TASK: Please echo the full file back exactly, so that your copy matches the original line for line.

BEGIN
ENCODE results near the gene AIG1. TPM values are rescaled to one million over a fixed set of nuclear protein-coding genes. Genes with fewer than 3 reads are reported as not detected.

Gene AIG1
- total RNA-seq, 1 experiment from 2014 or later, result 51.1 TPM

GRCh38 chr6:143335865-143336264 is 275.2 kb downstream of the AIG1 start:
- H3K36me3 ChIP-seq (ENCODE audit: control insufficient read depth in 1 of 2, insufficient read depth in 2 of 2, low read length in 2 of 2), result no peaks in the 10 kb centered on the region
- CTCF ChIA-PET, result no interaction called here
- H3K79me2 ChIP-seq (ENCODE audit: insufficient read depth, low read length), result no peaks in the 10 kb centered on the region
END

ENCODE results near the gene AIG1. TPM values are rescaled to one million over a fixed set of nuclear protein-coding genes. Genes with fewer than 3 reads are reported as not detected.

Gene AIG1
- total RNA-seq, 1 experiment from 2014 or later, result 51.1 TPM

GRCh38 chr6:143335865-143336264 is 275.2 kb downstream of the AIG1 start:
- H3K36me3 ChIP-seq (ENCODE audit: control insufficient read depth in 1 of 2, insufficient read depth in 2 of 2, low read length in 2 of 2), result no peaks in the 10 kb centered on the region
- CTCF ChIA-PET, result no interaction called here
- H3K79me2 ChIP-seq (ENCODE audit: insufficient read depth, low read length), result no peaks in the 10 kb centered on the region